The adjectives in English Grammar – Summary

1. What are adjectives?

Adjectives tell us something about a person or a thing.

2. What do adjectives modify?

Adjectives can modify nouns or pronouns/names.

person thing
Mandy is a careful girl. This is a nice car.
Mandy is careful. The car is nice.
She is careful. It is nice.

3. Where do adjectives go?

An adjective can be put before the noun. Then it is an attribute.

person thing
Mandy is a careful girl. This is a nice car.

An adjective can be put after the verb to be (is). This is called predicative position.

person thing
The girl is careful. This car is nice.

Adjectives can go after the following verbs:

  • appear
  • become
  • feel
  • get
  • go
  • keep
  • turn

When we speak about what something looks like, smells, sounds and tastes – we use the adjective. Mind the difference between adjective and adverb.

  • I feel great.
  • She looks good.
  • It seems impossible.
  • The steak smells fantastic.

4. Can adjectives be used without nouns?

Yes, adjectives can be used without nouns. Mind the definite article the:

  • the rich = rich people

Here is an example from the fairy tale Cinderella:

  • “The good must be put in the dish, the bad you may eat if you wish.”

Here is another example with nationalities in the plural:

  • The Scottish live in the North of the United Kingdom.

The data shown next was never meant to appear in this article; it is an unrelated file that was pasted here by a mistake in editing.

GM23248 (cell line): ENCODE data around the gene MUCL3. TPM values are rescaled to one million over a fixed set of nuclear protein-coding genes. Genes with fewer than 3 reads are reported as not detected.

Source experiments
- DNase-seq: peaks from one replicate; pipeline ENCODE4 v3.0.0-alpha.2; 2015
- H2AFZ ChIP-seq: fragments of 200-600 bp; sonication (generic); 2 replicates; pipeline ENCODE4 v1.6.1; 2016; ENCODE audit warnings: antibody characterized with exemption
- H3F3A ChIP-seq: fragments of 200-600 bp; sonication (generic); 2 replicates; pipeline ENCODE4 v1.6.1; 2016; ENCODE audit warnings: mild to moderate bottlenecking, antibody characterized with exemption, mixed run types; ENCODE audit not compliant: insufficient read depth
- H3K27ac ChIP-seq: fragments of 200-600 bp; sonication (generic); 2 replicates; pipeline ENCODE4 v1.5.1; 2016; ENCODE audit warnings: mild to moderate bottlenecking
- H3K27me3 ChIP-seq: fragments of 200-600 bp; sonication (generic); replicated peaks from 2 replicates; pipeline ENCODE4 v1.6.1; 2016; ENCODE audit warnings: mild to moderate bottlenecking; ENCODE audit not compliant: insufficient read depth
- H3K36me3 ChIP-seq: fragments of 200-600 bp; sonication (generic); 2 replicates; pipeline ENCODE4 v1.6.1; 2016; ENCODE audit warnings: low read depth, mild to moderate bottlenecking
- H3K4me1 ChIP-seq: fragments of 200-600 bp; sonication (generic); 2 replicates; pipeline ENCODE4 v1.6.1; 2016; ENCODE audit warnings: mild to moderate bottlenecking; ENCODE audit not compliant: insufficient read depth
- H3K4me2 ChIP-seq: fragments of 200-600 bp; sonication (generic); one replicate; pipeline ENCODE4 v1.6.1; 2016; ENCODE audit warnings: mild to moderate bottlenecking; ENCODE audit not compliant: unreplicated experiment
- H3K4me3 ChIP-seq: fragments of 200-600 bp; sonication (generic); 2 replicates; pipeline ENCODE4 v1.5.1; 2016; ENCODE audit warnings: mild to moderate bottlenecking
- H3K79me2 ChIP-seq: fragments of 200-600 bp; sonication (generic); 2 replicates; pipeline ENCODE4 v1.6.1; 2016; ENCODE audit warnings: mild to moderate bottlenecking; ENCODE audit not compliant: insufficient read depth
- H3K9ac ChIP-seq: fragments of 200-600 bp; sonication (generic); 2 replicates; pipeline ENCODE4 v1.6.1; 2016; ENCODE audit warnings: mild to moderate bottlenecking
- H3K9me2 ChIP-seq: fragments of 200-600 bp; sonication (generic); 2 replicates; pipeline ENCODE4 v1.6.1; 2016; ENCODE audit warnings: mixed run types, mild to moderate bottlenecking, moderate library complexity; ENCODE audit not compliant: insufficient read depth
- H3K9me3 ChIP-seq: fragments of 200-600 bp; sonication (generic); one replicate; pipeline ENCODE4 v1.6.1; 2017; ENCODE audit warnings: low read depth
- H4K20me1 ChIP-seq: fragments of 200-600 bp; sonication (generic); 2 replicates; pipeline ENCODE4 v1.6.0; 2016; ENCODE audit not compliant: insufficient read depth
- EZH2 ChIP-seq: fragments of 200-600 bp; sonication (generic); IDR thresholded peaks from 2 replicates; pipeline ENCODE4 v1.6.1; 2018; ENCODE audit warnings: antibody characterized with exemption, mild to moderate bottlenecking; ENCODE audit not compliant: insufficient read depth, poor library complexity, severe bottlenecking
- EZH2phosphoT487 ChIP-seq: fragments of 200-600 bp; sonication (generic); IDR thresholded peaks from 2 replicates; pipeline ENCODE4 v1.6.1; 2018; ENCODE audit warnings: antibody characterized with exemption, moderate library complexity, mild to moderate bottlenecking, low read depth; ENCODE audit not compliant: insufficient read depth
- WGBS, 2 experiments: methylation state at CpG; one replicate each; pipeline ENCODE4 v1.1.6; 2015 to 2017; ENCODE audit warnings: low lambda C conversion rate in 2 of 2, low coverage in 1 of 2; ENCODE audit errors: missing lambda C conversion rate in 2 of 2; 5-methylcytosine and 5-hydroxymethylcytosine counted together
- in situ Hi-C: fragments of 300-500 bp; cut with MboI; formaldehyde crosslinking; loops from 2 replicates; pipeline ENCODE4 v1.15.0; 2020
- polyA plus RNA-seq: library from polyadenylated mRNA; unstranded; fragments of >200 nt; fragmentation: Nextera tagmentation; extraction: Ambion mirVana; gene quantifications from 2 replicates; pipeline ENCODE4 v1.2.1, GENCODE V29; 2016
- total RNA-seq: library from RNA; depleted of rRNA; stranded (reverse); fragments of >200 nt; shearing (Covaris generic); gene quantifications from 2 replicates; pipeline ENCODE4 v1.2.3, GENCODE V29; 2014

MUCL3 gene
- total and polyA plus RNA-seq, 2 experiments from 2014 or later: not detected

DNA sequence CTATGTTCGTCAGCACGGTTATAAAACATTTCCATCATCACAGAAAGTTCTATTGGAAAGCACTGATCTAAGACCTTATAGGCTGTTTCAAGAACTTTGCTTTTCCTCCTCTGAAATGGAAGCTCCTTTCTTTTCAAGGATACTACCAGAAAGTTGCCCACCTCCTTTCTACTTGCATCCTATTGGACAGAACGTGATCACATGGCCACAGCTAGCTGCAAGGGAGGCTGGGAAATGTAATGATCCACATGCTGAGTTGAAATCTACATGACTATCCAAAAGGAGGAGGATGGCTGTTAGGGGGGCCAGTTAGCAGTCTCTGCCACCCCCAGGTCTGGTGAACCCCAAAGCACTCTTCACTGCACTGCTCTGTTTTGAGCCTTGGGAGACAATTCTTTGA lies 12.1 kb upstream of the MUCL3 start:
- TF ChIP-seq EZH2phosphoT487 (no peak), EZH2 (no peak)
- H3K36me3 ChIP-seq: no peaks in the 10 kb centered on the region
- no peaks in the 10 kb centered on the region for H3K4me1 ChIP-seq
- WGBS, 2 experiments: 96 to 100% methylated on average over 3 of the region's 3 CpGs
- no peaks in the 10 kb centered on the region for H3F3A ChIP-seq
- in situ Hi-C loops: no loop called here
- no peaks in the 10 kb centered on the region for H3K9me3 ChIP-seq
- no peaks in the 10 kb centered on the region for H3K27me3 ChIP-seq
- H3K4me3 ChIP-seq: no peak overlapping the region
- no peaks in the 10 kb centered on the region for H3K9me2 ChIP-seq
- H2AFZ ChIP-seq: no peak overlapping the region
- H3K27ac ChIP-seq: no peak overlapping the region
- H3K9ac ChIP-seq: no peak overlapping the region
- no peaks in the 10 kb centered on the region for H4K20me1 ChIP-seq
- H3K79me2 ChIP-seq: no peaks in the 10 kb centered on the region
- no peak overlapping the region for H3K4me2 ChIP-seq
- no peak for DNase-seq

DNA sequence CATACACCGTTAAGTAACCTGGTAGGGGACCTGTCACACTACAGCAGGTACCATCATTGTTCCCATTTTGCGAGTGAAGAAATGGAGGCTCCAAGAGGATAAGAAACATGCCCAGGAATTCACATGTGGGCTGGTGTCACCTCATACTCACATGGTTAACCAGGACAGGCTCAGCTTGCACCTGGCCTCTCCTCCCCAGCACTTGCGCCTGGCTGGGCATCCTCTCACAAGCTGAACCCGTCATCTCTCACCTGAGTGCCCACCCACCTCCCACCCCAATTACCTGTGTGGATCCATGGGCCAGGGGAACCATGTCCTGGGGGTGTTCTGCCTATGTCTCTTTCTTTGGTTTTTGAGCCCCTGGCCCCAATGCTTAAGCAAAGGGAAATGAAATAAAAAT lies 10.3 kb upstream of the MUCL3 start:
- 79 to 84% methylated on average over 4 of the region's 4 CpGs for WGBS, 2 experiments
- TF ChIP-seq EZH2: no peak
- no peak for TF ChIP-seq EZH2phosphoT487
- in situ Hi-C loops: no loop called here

5. Can two or more adjectives be used together?

Yes, if you use more adjectives you can put them in front of the noun:

  • a fat old cat

or you can put them after the verb (e.g. to be). In this case and is placed between the last two adjectives.

  • It was cold, wet and windy.

6. Adjectives, ending in -ing and -ed

There are adjectives ending in -ing and -ed. These are participle constructions, used like adjectives. Here are some examples:

A) Here the adjective is put before the noun:

  • Yesterday I read an amusing story in a magazine.
  • Doris has a boring job.
  • We watched the group of excited people.

B) Here the adjective is put after the verb:

  • I was not at all amused by the discussion.
  • Children get bored very quickly.
  • The end of the film was really exciting for me.

7. Gradable and non-gradable adjectives (strong/extreme adjectives)

There are non-gradable adjectives in English. We call them strong or extreme adjectives e.g.: awful, disgusting, gorgeous, huge, lovely, terrified, thrilling, tiny.

We do not usually use the following adverbs with them: a bit, deeply, extremely, fairly, rather, slightly, terribly, very.

We use: absolutely, completely, entirely, simply, totally, utterly.

This box here is very small.

That box over there is absolutely tiny.

Gradable and non-gradable/strong adjectives